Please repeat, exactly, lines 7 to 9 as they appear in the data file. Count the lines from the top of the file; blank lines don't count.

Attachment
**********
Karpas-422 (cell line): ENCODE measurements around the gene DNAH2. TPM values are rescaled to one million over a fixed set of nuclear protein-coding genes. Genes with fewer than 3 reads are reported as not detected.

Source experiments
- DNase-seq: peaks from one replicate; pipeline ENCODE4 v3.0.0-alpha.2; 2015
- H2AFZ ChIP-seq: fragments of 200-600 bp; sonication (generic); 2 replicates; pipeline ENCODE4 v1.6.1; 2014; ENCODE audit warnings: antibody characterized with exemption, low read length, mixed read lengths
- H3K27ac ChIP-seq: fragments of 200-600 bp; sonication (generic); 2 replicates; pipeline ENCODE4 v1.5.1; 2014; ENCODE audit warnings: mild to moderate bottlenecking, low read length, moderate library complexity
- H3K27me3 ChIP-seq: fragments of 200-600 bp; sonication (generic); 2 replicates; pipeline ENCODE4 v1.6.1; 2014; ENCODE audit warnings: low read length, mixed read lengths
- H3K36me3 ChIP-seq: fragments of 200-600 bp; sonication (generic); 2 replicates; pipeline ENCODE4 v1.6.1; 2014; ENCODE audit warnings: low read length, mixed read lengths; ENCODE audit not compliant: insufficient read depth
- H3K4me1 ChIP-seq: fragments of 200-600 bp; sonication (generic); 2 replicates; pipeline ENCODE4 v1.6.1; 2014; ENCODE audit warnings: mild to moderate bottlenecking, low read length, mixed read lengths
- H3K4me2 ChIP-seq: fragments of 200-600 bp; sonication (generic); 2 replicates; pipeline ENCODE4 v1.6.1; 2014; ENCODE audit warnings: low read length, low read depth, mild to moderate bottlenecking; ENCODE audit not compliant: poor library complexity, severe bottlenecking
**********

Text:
- H3K36me3 ChIP-seq: fragments of 200-600 bp; sonication (generic); 2 replicates; pipeline ENCODE4 v1.6.1; 2014; ENCODE audit warnings: low read length, mixed read lengths; ENCODE audit not compliant: insufficient read depth
- H3K4me1 ChIP-seq: fragments of 200-600 bp; sonication (generic); 2 replicates; pipeline ENCODE4 v1.6.1; 2014; ENCODE audit warnings: mild to moderate bottlenecking, low read length, mixed read lengths
- H3K4me2 ChIP-seq: fragments of 200-600 bp; sonication (generic); 2 replicates; pipeline ENCODE4 v1.6.1; 2014; ENCODE audit warnings: low read length, low read depth, mild to moderate bottlenecking; ENCODE audit not compliant: poor library complexity, severe bottlenecking